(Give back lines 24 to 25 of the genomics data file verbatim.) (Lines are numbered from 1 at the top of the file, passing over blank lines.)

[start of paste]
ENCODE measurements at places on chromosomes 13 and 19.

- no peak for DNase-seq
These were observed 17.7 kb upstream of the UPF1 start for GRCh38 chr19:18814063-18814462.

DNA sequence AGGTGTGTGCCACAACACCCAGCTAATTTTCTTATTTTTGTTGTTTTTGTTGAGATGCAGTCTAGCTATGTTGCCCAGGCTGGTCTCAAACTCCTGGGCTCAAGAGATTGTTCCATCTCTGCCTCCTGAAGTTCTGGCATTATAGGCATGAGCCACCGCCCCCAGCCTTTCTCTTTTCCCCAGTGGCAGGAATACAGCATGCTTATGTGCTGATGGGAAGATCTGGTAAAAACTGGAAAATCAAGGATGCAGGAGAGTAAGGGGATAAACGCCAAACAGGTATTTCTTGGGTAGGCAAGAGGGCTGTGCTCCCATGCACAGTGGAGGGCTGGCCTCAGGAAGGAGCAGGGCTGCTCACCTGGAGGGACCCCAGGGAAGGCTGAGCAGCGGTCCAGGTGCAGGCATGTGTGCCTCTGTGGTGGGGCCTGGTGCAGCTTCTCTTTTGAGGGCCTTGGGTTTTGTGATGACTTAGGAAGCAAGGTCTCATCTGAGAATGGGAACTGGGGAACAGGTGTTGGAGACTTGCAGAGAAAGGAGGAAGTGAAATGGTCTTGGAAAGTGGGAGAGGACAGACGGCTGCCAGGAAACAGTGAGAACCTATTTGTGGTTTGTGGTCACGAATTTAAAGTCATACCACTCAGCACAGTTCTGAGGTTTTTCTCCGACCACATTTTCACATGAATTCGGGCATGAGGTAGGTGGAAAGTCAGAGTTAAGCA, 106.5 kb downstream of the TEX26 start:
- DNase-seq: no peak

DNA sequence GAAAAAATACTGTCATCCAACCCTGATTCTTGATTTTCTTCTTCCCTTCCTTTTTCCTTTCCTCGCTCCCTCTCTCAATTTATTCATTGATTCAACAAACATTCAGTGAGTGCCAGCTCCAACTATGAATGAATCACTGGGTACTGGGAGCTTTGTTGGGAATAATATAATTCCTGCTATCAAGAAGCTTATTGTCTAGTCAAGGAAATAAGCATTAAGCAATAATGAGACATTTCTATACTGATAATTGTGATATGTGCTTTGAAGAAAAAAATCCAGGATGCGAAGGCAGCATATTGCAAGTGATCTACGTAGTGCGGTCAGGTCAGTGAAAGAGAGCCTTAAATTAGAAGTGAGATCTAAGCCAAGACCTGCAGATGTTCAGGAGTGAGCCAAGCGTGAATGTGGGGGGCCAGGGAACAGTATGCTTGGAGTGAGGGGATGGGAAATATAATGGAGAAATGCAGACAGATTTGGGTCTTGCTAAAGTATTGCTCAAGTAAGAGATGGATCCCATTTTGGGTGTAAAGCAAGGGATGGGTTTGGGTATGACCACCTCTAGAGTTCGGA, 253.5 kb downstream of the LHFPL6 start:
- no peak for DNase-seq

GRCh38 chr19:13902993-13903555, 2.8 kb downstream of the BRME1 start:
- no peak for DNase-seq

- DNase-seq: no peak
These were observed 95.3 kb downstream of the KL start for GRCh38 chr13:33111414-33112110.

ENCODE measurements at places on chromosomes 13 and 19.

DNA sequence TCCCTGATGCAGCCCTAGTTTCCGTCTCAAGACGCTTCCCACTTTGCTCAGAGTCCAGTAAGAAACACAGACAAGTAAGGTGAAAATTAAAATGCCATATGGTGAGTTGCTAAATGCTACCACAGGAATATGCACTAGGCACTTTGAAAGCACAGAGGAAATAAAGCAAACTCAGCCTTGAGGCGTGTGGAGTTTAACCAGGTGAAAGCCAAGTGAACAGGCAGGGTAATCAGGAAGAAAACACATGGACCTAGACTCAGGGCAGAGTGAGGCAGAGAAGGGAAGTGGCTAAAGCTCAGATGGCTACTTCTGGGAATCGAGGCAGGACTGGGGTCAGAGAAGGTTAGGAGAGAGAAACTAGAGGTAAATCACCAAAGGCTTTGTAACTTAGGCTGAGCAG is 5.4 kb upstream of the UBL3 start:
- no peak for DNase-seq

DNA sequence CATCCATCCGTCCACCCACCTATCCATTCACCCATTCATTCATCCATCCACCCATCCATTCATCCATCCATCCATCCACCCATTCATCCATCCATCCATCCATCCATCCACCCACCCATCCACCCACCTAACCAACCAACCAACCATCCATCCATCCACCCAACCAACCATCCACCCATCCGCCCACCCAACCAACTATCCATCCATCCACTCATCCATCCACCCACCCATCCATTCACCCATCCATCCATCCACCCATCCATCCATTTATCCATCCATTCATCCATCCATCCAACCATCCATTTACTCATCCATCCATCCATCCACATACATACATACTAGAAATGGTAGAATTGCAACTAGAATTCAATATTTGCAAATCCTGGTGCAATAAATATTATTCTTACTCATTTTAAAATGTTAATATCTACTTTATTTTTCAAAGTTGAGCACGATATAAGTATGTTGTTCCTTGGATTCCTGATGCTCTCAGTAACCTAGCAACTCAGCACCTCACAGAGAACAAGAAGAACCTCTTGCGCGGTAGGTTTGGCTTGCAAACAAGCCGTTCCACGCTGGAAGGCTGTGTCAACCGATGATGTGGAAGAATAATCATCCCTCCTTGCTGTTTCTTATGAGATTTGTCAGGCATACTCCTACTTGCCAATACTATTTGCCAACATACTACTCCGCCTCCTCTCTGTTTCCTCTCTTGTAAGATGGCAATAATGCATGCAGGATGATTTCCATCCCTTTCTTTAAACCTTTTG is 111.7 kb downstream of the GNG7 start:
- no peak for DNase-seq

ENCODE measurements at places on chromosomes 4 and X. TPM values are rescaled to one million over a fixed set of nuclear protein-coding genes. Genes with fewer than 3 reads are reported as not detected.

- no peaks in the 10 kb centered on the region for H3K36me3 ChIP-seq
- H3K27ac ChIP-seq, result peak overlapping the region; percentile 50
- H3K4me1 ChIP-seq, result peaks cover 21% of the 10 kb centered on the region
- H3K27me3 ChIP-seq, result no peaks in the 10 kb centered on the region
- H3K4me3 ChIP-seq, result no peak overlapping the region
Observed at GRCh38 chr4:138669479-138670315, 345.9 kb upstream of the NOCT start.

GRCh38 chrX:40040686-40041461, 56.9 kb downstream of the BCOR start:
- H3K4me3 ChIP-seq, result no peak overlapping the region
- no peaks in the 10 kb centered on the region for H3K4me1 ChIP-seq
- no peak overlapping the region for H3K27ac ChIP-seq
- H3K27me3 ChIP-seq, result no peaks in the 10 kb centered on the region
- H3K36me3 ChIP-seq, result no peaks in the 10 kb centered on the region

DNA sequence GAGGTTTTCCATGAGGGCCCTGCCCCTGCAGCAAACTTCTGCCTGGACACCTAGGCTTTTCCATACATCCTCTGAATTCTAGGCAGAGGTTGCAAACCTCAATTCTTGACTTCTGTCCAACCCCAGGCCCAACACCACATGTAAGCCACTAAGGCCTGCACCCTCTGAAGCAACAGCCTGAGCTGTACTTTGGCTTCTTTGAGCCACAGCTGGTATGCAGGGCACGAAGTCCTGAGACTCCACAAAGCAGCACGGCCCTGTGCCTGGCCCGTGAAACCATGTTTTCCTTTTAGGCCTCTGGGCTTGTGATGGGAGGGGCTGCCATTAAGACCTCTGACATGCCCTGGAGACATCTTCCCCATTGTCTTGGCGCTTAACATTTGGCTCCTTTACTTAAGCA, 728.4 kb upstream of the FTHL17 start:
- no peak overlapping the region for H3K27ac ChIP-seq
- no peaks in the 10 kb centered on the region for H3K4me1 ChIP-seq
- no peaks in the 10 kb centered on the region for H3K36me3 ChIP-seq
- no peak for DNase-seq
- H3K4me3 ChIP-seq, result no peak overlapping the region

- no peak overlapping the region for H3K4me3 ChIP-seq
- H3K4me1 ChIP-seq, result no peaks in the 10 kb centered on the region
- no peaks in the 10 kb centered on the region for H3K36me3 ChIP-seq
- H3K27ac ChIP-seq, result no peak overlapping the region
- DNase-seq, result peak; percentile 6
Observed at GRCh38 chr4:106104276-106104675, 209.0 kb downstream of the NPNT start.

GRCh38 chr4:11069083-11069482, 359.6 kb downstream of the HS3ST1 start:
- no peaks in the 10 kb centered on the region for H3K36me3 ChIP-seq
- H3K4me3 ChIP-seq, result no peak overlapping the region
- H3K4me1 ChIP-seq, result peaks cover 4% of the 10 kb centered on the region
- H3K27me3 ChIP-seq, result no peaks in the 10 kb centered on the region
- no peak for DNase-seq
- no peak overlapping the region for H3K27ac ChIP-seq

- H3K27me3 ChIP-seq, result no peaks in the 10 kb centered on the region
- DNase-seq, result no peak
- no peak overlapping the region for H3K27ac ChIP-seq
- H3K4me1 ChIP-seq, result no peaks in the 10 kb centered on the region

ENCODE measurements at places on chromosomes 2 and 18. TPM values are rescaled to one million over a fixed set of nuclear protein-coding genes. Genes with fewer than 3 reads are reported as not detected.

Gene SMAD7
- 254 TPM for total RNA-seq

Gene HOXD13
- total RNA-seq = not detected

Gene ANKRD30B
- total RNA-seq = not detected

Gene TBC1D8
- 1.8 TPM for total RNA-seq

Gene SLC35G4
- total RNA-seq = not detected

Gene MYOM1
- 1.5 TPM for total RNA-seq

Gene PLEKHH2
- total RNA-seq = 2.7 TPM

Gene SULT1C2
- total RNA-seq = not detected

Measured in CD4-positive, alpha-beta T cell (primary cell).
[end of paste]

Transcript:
GRCh38 chrX:40040686-40041461, 56.9 kb downstream of the BCOR start:
- H3K4me3 ChIP-seq, result no peak overlapping the region